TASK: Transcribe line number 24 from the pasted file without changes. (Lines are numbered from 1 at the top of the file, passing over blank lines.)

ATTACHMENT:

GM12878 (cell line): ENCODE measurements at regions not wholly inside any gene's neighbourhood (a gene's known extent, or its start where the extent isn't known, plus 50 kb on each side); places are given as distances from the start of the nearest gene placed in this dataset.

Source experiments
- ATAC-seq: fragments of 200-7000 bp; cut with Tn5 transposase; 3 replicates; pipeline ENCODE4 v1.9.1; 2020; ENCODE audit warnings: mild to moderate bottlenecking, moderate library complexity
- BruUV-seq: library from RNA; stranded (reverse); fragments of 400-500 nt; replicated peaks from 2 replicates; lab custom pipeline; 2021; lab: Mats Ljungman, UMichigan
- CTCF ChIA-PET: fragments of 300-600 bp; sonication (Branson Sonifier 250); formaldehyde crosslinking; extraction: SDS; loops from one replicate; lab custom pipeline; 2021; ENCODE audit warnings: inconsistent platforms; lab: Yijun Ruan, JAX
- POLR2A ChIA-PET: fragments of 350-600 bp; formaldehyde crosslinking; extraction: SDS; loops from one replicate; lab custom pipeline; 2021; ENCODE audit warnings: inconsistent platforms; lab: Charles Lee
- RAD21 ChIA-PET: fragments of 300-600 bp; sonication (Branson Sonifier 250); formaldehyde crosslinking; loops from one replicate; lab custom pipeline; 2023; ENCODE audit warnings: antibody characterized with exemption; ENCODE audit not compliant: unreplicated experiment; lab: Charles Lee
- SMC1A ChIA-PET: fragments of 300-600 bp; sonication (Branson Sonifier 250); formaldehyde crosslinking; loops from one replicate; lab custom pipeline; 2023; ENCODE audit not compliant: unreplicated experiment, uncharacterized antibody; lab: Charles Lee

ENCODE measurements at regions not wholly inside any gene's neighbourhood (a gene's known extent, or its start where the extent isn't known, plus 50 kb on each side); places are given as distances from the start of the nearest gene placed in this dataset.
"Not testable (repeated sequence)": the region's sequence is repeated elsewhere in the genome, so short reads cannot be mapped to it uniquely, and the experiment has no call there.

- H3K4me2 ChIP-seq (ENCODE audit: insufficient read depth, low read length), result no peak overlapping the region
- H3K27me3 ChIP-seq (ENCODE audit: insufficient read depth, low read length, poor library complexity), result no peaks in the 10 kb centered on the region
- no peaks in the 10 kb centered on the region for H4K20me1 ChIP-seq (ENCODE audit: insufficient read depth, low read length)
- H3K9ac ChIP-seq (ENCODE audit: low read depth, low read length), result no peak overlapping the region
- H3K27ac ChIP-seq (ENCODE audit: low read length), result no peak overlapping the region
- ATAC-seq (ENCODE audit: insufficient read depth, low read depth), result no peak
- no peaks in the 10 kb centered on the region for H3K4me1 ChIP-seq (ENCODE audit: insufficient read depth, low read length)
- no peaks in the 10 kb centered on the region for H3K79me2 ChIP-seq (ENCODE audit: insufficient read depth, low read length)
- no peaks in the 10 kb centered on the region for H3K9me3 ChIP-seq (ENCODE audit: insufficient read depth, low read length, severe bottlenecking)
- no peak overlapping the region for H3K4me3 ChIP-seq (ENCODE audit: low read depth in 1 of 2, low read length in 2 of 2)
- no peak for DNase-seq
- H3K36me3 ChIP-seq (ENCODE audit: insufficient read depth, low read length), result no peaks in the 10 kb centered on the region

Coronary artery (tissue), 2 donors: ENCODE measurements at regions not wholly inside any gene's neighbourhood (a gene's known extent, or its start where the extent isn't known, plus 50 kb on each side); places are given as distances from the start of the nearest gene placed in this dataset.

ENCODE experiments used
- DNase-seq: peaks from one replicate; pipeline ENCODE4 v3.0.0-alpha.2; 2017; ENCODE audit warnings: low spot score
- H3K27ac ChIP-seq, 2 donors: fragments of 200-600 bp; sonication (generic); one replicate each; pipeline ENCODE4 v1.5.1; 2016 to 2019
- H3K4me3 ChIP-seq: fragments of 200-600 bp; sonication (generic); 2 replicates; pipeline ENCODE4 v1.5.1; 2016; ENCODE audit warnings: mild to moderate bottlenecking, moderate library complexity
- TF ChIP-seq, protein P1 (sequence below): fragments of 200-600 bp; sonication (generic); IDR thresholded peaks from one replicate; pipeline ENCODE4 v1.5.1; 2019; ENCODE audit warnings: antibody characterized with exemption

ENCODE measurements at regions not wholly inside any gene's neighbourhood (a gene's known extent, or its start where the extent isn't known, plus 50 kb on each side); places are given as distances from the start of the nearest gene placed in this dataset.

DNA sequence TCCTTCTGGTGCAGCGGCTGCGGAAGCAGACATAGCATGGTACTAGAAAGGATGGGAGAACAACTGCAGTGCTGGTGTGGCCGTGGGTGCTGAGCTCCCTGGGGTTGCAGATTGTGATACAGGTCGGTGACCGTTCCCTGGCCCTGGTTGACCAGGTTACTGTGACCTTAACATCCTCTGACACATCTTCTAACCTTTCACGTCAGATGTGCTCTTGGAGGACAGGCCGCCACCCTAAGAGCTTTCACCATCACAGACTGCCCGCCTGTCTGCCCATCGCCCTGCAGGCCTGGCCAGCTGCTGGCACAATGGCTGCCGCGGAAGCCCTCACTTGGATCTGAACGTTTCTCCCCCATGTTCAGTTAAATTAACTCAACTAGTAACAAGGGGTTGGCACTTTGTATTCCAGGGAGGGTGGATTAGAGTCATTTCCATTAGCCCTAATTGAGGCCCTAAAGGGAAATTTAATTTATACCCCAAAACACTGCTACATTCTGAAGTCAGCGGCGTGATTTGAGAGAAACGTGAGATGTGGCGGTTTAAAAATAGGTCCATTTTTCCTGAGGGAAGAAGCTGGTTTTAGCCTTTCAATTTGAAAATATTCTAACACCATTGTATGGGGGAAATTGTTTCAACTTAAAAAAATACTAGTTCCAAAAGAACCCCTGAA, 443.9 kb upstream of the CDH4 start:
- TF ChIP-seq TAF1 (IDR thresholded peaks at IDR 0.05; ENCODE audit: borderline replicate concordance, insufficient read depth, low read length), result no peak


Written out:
ENCODE experiments used